Some of my friends didn't become disabled until they were adults. I envy their relatively healthy childhood experiences. For me, there was just a generalized sickliness from as far back as anyone can remember. I was the weak one, the underweight one, the one who had to be protected from everything. If we didn't have a public hospital in New Orleans (i.e. Charity Hospital), I'd never have reached the age of 18.
I spent many nights in the waiting room of the Emergency department, while the triage nurses juggled sick children, gunshot victims, prisoners from the local jail, and people with chronic conditions. I could never quite figure out how they decided who needed to be seen the fastest--it wasn't a matter of who would be first, because the people were always coming 24/7.
Between keeping track of who was next in a manner that wouldn't make anyone think they were ignored or looked over in favor of someone else, they had to deal with the paperwork associated with being the only hospital used by thousands of people across the state. Just getting your records brought to the Emergency department accounted for a large amount of the time you spent in the waiting room.
It wasn't exactly a free hospital. They certainly asked for your financial information. If you had Medicaid or Medicare or some kind of private insurance, then they processed that. If you didn't have any of these, they asked about your employer and whether you had any other financial resources at your disposal. Even if you were flat broke, homeless, completely destitute, you were treated just like everyone else. They did send you a bill for your care, but if you didn't pay it, nobody came to arrest you or punish you. When my parents could afford to do so, they paid the bills. After my parents divorced, my mother couldn't afford the hospital bills she received and we were just doubly thankful that we could still get care anyway.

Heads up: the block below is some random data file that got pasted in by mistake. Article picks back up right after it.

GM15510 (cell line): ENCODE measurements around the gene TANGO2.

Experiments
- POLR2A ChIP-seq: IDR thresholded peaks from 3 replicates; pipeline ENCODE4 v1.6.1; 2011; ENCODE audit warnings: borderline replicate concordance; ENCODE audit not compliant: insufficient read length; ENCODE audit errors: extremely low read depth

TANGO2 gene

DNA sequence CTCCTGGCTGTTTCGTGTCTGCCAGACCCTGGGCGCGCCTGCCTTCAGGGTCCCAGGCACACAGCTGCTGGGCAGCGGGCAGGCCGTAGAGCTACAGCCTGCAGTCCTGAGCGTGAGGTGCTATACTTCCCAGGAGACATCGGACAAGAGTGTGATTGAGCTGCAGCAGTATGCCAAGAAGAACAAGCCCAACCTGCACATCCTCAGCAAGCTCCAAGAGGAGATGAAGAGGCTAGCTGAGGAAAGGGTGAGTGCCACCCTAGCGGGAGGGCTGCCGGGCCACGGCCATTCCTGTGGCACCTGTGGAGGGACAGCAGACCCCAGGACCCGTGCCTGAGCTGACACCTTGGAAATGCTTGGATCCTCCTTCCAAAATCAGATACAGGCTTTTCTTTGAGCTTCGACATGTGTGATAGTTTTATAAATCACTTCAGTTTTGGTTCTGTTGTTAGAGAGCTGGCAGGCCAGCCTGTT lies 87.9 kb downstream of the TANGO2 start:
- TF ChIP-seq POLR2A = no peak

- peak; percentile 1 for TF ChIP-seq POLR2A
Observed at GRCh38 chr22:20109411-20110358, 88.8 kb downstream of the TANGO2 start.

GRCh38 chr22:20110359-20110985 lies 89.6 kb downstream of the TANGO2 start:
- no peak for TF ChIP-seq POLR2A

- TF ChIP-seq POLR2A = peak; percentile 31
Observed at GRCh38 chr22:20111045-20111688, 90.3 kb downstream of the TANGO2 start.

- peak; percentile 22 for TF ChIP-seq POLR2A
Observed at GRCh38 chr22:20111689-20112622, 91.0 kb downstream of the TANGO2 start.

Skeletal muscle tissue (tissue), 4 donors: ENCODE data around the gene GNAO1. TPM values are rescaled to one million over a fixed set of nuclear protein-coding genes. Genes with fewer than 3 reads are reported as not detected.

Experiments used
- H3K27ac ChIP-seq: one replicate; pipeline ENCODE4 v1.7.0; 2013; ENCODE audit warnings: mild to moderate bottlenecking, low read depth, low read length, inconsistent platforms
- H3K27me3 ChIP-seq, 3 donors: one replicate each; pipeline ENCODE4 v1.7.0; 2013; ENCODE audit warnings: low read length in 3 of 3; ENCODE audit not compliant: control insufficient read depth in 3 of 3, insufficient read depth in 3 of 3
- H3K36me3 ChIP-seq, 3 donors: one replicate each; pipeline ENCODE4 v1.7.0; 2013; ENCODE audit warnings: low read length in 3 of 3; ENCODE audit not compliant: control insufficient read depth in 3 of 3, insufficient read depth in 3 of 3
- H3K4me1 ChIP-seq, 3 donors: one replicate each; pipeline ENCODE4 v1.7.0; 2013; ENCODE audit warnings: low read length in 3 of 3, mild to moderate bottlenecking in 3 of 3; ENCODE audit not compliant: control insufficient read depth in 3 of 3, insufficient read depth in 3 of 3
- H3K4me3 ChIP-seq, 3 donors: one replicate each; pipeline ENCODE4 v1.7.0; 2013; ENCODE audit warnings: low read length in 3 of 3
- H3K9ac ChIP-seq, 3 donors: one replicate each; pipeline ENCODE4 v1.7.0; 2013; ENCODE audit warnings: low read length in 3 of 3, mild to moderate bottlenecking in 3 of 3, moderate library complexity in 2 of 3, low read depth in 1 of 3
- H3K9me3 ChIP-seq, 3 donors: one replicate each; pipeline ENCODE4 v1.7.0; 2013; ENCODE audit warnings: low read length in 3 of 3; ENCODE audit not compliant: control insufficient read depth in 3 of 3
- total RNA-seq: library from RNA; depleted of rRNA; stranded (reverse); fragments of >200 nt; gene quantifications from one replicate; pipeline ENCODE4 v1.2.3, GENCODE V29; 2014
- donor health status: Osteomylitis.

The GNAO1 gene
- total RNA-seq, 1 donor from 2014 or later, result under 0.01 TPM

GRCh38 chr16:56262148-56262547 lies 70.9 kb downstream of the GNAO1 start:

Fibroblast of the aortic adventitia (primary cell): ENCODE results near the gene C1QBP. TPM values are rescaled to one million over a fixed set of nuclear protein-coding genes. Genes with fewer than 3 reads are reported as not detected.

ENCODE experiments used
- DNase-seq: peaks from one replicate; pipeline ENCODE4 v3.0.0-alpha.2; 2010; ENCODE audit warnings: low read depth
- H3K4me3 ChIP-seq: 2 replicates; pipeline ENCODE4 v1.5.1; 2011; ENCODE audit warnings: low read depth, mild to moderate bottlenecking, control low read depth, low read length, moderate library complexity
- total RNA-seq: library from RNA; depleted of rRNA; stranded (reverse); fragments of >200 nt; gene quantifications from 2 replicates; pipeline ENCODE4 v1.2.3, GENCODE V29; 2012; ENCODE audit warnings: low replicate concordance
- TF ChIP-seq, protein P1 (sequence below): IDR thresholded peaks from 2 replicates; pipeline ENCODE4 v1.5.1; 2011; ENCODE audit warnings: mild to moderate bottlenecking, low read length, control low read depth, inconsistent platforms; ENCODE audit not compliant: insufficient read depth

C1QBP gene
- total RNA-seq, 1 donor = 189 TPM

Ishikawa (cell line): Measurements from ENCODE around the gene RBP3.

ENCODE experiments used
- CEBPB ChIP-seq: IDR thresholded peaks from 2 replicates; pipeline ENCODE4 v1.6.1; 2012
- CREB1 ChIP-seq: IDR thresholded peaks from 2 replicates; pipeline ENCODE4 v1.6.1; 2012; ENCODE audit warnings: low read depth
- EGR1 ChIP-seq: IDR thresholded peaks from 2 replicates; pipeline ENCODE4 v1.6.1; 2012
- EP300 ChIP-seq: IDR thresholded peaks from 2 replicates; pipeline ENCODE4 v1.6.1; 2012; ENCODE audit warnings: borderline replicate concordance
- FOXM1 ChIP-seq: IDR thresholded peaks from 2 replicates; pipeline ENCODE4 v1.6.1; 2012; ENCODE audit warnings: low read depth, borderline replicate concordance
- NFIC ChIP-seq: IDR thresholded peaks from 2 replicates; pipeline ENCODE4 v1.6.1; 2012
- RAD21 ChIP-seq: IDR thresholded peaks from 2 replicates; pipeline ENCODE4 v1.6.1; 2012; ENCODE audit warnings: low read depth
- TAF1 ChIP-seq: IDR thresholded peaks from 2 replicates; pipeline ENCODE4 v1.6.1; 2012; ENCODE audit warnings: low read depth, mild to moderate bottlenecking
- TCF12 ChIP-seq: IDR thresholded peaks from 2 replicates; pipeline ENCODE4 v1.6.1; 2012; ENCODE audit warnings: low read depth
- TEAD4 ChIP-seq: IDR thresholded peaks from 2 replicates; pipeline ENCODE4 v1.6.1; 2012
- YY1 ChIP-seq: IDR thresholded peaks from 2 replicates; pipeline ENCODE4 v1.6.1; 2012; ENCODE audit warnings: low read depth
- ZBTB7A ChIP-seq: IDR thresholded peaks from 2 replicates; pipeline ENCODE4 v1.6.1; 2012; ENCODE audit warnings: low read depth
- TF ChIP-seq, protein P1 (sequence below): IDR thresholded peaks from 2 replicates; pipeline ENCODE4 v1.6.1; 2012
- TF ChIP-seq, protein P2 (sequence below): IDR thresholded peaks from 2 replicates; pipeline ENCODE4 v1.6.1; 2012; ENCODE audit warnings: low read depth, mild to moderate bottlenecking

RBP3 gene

I spent so much time in that Emergency department waiting room, that I have a lot of memories associated with Charity Hospital. Saturday and Sunday visits were only for near death problems. That was because of the frequent violence that took place in the city over the weekends. It was not unknown for people to have sat in that waiting room 16 to 20 hours on the weekend and, over my beloved grand-mère's grave, I promise you that's no exaggeration.
Weekday evenings were bad, too. People who had jobs that didn't allow them to call in sick, even for a day, went in the evenings right after they got off of work in order to have enough time to be seen before their next shift.
It was almost always late at night when we arrived. If you could suffer through your problem until Monday around midnight, you'd get in and out the fastest. Near midnight, there weren't as many people arriving and the evening folks were already being processed. By that time, fresh support staff had clocked in, so they weren't lethargic from the exhaustion that must have tugged at them all toward the end of their shifts. It was years before I saw the workings of Charity during the day. Now that I've experienced both, I can compare the two, but the nights are the most memorable.